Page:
Research Abstract is definitely not new to anyone who has undertaken undergraduate or postgraduate courses. As I mentioned in a recent newsletter on substack, you may already know these about the research abstract:
- It is a summary of one’s research
- It helps a reader to understand what the research is about
- It should be written last
Here is what many students do not know:
An abstract, if well-written, helps other researchers during their literature review. By glancing at the abstract, you can decide if that paper is relevant to your research or not. You could even write a significant review/critique based on what you’ve read from the abstract.
Experienced researchers find that many times, a great abstract help to avoid desk rejection from journal editors.
Of course, you’ll agree that the research abstract should be quite an informative piece. It should be able to nicely wrap up important details about the research in relatively few words. No doubt, this would require great writing skills. An important skill necessary for writing a good abstract is logical thinking.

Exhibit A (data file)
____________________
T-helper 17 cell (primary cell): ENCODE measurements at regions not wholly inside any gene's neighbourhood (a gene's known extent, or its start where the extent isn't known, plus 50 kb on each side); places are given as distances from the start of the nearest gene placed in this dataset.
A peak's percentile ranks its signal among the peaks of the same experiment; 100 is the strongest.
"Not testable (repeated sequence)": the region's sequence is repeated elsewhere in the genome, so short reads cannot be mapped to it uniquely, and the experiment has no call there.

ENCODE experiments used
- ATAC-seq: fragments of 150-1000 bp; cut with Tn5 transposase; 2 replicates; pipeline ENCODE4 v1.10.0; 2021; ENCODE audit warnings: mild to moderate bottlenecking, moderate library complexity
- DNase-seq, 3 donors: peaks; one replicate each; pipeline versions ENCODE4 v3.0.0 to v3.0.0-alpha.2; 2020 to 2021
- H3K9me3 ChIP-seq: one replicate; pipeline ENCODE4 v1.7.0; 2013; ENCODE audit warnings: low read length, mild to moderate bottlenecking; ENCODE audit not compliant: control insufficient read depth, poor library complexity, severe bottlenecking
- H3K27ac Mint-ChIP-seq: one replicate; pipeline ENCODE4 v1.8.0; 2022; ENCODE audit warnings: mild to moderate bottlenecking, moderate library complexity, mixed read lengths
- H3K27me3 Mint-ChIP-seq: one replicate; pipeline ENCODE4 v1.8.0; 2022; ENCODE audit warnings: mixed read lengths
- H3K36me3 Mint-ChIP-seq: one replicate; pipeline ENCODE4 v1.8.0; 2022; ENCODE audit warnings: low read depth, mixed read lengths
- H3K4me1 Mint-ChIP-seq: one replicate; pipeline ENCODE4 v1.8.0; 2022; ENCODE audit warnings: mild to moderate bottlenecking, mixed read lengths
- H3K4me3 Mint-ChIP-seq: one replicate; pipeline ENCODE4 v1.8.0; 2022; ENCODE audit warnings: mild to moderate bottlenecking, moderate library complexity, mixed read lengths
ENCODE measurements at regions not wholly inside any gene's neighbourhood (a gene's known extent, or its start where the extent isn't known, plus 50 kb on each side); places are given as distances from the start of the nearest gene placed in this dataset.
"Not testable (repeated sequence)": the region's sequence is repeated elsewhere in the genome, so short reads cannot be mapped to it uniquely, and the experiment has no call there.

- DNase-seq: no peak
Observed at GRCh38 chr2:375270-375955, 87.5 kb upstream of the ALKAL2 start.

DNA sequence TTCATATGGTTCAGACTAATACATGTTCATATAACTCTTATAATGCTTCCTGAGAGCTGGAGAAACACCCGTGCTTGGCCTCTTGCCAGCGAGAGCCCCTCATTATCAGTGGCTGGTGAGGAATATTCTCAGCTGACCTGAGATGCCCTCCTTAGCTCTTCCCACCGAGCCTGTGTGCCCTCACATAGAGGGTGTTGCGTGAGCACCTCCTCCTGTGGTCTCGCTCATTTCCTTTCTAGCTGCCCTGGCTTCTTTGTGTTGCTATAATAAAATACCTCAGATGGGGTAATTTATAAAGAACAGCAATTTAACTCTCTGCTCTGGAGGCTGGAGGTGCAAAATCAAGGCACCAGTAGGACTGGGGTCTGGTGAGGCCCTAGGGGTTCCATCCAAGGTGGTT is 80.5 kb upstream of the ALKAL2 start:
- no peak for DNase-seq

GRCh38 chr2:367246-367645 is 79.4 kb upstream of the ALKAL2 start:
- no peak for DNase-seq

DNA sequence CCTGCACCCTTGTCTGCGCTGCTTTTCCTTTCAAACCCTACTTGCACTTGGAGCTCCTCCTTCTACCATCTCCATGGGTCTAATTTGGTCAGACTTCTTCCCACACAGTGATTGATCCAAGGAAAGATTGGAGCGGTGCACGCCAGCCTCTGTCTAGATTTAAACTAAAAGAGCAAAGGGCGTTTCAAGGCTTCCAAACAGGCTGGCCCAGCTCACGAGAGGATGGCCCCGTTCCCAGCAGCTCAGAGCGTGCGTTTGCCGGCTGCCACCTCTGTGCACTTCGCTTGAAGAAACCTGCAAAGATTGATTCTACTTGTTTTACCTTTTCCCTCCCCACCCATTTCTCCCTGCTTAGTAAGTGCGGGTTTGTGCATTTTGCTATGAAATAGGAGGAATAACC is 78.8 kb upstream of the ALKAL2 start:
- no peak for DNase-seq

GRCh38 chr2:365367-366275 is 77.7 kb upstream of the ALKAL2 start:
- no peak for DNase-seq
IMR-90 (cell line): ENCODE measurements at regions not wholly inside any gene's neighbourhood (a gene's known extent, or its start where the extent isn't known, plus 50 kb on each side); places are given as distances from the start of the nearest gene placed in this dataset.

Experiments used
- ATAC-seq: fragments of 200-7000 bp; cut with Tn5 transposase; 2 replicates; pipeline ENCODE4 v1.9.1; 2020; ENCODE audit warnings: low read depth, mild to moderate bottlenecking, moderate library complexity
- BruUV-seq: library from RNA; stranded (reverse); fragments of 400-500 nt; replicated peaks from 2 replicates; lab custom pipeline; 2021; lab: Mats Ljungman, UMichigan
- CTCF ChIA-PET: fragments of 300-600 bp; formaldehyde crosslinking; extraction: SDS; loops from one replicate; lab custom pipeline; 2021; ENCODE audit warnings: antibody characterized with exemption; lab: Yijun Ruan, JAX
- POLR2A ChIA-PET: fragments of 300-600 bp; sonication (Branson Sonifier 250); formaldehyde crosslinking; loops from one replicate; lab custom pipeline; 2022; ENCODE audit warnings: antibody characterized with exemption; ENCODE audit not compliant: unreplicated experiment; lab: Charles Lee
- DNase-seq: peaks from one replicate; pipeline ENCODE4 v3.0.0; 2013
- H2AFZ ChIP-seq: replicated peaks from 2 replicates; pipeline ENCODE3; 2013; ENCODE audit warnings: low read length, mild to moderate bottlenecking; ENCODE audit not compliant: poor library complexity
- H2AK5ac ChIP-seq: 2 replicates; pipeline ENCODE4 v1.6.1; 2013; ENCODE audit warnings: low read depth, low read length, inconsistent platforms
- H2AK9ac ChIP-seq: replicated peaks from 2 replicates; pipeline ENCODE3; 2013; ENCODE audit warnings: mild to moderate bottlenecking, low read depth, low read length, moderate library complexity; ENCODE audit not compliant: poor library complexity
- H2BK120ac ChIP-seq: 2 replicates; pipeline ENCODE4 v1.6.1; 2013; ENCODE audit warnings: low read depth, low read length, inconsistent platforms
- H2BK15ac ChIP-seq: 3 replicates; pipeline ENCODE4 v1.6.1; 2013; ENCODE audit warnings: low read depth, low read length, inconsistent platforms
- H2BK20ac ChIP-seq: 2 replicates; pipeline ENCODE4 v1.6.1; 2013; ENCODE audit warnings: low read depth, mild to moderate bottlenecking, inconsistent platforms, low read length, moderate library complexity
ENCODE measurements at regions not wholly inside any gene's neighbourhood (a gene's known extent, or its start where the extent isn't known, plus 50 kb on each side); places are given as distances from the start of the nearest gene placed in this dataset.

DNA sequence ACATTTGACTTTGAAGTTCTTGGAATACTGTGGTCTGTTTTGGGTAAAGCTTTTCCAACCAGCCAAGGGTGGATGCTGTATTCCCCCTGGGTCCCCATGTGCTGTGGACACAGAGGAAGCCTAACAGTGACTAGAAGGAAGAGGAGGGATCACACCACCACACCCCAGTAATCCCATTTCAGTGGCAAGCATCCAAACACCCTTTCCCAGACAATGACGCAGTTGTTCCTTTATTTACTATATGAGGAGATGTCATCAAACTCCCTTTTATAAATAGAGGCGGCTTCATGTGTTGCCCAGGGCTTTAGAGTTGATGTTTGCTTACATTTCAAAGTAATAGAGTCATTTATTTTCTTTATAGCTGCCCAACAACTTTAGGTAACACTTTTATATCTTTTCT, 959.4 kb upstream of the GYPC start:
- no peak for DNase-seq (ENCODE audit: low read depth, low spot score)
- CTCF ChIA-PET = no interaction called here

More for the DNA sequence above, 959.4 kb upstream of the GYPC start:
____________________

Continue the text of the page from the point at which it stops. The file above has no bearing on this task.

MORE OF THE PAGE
Nevertheless, there are guidelines for writing a good research abstract. Here are a few:
- Keep it concise, between 200 to 250 words is fine.
- Use Keywords. This is 3 to 5 everyday words (natural language) related to your topic
- Ensure that it contains the key elements which are brief background or rationale for the research, method, results, and conclusions. You can also highlight the originality of your paper in it.
Here are six well-written abstracts that could serve as templates for new researchers at graduate, undergraduate and even high school levels.
Give careful consideration to the abstract of your research paper. While it should be written last, it shouldn’t be a last-minute exercise.
Shout out to researchers whose abstracts are concise yet detailed enough. You save the research community literature review time. 😍👍